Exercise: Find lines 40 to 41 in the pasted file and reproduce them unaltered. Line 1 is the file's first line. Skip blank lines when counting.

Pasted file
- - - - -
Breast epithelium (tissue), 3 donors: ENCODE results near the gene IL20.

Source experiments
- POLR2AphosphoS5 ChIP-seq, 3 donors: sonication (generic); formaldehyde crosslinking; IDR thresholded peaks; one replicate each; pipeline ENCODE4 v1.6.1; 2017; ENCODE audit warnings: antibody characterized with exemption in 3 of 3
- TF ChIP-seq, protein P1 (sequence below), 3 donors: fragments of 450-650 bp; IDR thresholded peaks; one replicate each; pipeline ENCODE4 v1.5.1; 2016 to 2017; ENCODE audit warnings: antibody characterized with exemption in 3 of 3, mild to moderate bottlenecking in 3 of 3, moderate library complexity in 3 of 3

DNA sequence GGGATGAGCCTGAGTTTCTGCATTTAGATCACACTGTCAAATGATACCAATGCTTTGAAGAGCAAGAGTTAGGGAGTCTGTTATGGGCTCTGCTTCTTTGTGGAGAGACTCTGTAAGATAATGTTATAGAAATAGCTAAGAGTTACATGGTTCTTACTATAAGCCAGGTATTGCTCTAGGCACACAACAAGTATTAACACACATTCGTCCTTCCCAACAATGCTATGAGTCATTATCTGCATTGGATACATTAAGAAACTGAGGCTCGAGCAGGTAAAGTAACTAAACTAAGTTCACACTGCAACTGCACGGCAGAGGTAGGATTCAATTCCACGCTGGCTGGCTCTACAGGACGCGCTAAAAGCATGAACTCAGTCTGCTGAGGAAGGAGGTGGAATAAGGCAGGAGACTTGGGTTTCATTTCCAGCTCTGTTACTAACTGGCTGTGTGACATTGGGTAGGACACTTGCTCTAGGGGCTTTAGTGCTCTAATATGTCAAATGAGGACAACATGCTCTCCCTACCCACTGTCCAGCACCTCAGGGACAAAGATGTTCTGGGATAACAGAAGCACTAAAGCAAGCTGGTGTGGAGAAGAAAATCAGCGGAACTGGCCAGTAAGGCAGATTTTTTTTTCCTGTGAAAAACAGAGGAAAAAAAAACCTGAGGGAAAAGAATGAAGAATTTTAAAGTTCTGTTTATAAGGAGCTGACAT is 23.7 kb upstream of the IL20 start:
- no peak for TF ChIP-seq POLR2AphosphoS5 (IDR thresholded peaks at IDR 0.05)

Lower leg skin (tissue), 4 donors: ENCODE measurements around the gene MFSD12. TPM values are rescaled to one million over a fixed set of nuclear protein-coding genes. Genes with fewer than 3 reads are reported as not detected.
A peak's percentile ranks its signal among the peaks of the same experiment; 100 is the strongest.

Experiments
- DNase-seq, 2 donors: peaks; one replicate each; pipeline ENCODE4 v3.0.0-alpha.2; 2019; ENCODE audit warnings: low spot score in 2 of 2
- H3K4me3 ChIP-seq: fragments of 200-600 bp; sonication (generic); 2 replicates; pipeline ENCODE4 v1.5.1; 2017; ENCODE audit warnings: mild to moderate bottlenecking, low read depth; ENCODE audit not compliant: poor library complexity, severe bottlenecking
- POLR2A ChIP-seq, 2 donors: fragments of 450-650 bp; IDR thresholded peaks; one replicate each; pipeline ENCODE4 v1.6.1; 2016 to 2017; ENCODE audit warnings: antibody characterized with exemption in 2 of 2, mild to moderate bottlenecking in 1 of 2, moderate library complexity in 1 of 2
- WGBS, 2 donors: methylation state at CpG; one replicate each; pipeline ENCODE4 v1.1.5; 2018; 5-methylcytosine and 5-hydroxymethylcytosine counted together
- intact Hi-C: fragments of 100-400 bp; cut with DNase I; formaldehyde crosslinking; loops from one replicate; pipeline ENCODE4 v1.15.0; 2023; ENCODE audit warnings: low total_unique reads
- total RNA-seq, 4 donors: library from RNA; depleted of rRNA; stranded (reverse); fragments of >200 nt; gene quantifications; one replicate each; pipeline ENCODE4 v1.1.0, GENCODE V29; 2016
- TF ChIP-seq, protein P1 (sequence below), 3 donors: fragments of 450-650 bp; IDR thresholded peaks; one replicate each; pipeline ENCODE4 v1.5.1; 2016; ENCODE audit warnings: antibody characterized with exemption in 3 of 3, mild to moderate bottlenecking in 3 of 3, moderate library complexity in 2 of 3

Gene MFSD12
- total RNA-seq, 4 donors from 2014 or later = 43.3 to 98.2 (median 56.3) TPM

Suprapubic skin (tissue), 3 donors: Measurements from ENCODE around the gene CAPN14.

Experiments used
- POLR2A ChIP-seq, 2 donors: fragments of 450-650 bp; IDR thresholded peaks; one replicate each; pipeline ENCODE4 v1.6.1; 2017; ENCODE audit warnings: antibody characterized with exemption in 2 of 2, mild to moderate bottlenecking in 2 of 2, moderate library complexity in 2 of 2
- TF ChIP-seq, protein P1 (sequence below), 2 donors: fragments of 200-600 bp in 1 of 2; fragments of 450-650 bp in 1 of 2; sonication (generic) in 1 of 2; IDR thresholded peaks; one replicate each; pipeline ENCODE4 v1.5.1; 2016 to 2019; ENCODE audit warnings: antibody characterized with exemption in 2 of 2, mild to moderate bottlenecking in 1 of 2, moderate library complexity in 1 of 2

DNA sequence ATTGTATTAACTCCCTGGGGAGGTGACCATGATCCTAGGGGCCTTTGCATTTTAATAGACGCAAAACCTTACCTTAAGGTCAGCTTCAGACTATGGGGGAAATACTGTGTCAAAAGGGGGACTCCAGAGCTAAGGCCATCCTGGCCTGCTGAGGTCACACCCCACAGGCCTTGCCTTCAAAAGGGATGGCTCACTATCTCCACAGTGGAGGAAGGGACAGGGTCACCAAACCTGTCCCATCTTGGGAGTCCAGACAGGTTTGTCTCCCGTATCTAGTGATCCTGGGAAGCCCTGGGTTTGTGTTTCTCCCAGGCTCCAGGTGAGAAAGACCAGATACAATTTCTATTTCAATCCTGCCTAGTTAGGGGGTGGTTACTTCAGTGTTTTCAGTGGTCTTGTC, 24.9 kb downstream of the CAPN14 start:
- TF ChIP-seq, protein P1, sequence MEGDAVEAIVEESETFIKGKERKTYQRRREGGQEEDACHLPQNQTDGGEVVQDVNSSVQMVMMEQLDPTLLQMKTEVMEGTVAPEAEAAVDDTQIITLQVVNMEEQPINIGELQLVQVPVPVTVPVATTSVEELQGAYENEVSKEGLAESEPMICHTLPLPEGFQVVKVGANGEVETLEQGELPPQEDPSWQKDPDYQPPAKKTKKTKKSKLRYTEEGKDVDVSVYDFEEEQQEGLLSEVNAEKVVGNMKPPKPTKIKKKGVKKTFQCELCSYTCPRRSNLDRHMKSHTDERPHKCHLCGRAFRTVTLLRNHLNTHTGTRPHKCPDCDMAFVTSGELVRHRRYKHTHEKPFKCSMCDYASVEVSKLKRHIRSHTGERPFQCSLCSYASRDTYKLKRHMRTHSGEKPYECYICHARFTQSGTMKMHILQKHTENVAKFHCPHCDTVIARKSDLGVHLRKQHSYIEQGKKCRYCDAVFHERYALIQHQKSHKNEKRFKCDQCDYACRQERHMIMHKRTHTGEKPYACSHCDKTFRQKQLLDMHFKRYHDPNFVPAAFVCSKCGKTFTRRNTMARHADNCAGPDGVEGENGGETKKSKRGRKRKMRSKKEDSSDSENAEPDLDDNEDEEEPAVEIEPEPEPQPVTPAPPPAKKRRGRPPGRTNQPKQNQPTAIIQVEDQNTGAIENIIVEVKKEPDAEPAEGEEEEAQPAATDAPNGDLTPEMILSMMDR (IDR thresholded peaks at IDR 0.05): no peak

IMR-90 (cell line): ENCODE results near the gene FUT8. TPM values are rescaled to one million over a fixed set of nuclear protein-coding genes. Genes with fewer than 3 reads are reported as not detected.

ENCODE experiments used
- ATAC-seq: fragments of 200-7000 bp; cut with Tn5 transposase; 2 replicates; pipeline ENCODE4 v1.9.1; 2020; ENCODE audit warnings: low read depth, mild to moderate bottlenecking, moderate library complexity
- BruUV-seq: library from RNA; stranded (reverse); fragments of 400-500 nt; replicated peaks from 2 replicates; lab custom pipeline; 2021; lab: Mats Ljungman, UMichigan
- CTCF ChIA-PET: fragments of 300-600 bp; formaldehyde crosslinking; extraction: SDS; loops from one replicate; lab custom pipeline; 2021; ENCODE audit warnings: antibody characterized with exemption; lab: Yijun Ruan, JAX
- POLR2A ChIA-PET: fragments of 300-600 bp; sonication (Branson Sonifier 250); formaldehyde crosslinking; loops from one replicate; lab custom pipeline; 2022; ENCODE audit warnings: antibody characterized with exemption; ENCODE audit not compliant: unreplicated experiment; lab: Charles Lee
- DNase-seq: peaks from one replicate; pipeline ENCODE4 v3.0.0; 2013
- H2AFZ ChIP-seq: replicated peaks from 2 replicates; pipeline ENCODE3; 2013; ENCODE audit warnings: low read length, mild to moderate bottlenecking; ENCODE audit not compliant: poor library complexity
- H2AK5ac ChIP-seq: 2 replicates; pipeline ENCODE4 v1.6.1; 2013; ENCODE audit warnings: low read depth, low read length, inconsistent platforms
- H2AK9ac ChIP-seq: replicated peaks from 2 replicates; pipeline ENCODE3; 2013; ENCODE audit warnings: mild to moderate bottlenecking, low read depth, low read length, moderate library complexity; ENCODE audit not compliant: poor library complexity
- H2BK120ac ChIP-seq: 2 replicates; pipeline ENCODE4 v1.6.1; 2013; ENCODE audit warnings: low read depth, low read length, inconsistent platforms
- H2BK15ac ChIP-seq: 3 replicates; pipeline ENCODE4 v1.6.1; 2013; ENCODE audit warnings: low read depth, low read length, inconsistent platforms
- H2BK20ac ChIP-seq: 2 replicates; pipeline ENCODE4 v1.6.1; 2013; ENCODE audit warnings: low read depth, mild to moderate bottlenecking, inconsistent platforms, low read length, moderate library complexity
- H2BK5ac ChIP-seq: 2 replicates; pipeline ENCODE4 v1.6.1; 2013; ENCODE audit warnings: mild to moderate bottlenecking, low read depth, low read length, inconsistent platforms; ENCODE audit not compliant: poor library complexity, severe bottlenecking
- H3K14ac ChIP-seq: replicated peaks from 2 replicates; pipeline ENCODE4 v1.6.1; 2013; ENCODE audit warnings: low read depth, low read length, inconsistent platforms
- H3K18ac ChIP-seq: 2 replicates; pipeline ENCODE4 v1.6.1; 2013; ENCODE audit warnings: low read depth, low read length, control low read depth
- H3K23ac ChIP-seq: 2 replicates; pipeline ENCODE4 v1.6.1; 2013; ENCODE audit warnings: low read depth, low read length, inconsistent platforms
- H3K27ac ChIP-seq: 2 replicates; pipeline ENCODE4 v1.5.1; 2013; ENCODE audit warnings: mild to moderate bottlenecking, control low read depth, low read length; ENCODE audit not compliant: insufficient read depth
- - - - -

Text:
- H3K18ac ChIP-seq: 2 replicates; pipeline ENCODE4 v1.6.1; 2013; ENCODE audit warnings: low read depth, low read length, control low read depth
- H3K23ac ChIP-seq: 2 replicates; pipeline ENCODE4 v1.6.1; 2013; ENCODE audit warnings: low read depth, low read length, inconsistent platforms